Health Professional? Refer a Patient

How to exercise with mitochondrial disease

People living with mitochondrial disease often suffer from a wide range of symptoms that can drastically affect quality of life. So, is it safe to exercise with mitochondrial disease?


Mitochondrial Disease, or Mito as it is commonly referred to, is a rare genetic condition affecting the Mitochondria of 1 in 5000 Australians. Mitochondria are found in every cell in the body (with the exception of red blood cells) and produce greater than 90% of the energy needed for our bodies to survive. For this reason, mitochondria are often referred to as the powerhouse of the body. Mitochondrial Disease occurs when the bodies mitochondria become unable to produce energy properly, leading to cell death and organ system malfunction and/or failure (Mito Foundation).

exercise mitochondrial diease


Because mitochondria are found in every cell, mitochondrial disease can essentially present with any symptoms, in any organ of the body. For this reason, it is notoriously difficult to diagnose. Many thousands of patients are misdiagnosed or remain undiagnosed for an extended period of time. Some of the most common presentations of Mitochondrial Disease include:

  • Eyes: drooping eyelids or difficulty moving one’s eyes
  • Brain: seizures, movement disorders, cognitive impairment, stroke, reduced balance, migraines
  • Ears: hearing loss
  • Heart: cardiomyopathy (an enlarged, but weak heart)
  • Body: weakness, fatigue, pain
  • Kidney: kidney failure
  • Liver: liver failure
  • Stomach/Bowel: reflux, vomiting, constipation, diarrhoea
  • Pancreas: diabetes

Unfortunately, there is currently no cure for Mitochondrial Disease. Treatment and management plans are often varied dependent on the organs and body system impacted.  Mounting evidence is also showing that physical activity can play a key role in managing Mitochondrial Disease when used appropriately.


Mitochondrial disease can cause many symptoms the most common being muscle weakness and fatigue.  For that reason, improving fatigue levels is often a key goal for people starting an exercise program. Other benefits of exercise include increased engagement and positive association with movement, improved physical function, more independence and a reduced risk of comorbidities. If you’re living with Mito, exercise is less about achieving “norm” parameters and more about improving areas of life where function is impacted or limited. The overall goal is often about achieving the best possible quality of life.

exercise rehabilitation


The right exercise prescription can literally be like medicine for patients with Mitochondrial Disease. Under the guidance of an Accredited Exercise Physiologist (AEP), you will be provided with an individualised exercise program and learn more about energy management and pacing strategies. Research indicates there are lots of benefits of performing regular aerobic exercise for Mito patients, particularly with reduced functional capacity and deconditioning. It has shown to improve oxidative capacity (oxygen uptake rates) and energy levels by increasing the number of healthy mitochondria in your cells and keeping them functioning at their best.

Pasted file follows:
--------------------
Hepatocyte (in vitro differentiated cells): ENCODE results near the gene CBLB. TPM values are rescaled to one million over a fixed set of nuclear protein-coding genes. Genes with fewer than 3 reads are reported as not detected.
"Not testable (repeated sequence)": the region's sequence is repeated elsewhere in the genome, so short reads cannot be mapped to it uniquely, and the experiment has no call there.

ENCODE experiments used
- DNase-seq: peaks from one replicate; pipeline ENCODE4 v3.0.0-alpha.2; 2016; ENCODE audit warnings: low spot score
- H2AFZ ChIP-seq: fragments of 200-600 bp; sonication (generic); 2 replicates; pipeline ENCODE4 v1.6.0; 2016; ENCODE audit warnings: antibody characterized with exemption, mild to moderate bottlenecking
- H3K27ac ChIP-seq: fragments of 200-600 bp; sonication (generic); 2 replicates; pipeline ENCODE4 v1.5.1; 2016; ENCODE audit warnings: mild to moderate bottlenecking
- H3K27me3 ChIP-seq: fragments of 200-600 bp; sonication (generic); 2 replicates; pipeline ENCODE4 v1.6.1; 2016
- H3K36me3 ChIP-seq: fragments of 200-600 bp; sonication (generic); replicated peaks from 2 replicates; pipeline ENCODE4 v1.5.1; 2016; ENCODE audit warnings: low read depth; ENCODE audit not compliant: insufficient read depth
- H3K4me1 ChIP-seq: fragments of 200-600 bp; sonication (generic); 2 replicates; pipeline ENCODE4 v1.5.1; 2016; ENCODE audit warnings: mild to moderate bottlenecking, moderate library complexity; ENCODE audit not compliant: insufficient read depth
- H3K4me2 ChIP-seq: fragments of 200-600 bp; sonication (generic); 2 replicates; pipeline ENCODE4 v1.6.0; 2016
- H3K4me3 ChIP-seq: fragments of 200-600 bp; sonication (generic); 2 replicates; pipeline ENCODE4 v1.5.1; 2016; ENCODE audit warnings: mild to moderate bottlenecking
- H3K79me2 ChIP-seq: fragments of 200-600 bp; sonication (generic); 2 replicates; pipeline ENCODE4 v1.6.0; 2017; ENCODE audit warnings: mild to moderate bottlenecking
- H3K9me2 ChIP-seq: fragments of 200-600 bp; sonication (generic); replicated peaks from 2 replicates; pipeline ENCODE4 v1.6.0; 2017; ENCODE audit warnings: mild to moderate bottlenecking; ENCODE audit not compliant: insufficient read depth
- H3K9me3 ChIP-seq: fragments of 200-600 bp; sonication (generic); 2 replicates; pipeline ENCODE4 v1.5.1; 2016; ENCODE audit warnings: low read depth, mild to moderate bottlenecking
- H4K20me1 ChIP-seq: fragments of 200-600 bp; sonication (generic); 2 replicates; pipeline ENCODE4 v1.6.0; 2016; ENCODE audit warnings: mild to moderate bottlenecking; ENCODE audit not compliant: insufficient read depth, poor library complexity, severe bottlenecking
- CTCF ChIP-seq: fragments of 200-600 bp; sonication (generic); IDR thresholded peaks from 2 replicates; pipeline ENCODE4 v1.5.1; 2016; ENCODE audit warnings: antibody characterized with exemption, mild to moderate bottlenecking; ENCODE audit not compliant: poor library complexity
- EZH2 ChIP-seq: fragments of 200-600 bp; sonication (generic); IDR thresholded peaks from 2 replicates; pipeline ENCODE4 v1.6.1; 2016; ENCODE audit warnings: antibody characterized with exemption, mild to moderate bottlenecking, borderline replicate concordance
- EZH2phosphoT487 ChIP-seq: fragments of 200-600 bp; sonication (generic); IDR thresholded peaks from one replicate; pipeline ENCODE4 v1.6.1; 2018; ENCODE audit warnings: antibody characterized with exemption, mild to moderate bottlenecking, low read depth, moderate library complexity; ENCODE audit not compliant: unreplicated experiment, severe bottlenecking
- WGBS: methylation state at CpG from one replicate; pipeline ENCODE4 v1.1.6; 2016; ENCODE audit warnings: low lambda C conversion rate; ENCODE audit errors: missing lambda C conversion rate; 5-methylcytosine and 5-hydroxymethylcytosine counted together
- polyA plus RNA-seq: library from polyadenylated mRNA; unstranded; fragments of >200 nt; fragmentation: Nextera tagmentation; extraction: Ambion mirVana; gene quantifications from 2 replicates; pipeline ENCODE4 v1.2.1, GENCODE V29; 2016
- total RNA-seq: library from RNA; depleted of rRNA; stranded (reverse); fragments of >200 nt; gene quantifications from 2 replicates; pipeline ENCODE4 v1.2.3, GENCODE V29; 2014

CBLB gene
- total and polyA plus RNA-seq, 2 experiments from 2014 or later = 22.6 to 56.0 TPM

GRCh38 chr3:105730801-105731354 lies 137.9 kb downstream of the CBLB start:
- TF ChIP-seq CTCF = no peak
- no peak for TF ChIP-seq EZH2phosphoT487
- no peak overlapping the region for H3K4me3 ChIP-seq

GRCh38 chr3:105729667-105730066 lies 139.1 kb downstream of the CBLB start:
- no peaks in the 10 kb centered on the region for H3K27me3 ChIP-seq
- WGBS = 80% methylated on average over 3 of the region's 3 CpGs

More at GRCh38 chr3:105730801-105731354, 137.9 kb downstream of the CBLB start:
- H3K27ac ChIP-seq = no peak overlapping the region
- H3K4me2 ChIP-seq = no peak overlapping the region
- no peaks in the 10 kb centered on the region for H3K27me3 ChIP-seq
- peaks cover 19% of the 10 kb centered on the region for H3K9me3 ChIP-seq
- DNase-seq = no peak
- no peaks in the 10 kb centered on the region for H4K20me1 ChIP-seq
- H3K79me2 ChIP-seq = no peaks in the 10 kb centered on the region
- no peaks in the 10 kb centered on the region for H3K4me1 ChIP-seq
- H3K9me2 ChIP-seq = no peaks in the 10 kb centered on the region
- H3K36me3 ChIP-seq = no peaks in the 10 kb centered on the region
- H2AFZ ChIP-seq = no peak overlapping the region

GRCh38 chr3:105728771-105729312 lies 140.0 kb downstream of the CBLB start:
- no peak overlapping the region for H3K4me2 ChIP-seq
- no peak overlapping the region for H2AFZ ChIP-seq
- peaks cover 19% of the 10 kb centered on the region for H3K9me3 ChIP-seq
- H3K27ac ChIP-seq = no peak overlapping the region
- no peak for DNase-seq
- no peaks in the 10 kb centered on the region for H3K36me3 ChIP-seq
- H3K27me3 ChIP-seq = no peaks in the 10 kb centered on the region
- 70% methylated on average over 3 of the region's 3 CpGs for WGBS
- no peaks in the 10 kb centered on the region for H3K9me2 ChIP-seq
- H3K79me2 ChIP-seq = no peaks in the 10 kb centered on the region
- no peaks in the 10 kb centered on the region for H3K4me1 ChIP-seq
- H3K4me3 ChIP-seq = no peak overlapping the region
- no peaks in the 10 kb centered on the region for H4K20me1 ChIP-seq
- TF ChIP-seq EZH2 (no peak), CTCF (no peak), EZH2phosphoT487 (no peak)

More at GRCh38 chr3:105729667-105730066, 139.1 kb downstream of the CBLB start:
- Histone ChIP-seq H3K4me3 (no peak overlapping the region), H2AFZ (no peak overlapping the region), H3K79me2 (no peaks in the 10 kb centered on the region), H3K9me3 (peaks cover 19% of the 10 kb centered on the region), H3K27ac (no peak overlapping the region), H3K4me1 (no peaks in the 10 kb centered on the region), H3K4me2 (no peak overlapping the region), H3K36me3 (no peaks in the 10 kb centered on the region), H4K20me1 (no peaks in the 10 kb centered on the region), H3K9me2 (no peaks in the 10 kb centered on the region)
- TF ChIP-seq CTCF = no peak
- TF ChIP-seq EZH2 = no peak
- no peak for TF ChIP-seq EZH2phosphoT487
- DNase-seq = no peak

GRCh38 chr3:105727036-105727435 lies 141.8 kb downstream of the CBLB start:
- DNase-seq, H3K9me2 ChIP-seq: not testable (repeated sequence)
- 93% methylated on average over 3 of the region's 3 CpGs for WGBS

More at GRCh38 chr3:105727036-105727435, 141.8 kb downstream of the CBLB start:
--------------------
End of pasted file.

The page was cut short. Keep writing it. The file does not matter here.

Resistance based training has shown to decrease proportion of mutated mtDNA in addition to improve muscle strength and function with no adverse effects or damage to muscle properties.


When you feel the fatigue associated with Mitochondrial Disease, it can be difficult to imagine participating in exercise. That is why it is so important to work with an exercise professional that can assist you. An exercise program should consider:

  • Your likes and dislikes
  • The importance of starting ‘low and slow’ – it is better to be the tortoise than the hare!
  • Set small, realistic goals
  • Listen to your body and monitor your fatigue levels
  • Stay hydrated
  • Ensuring you don’t overdo it when you feel well
  • Take breaks and stop if you feel excessive fatigue or illness



Physical activity for people living with Mitochondrial Disease is a complex balance that usually takes some time to get right. For this reason, it’s wise to get some guidance from an Accredited Exercise Physiologist (AEP) before starting an exercise program.

An AEP will work with you to tailor a program that considers the presentation of your Mitochondrial Disease, as well as factors such as your health status, living and working situation, medications, and exercise preferences. As your fitness and symptoms change, they will be able to assist you to modify your program accordingly.

Written by the following members of the Australian Mitochondrial Disease Exercise Physiology Network:

Amanda Semaan: Amanda is an Accredited Exercise Physiologist and Co-Director of Active Ability.

Ashley Boniface: Ashley is an Accredited Exercise Physiologist at Bodytrack Exercise Physiology

Source: Posted at 08:15h 15 Sept 2021 in Chronic Conditions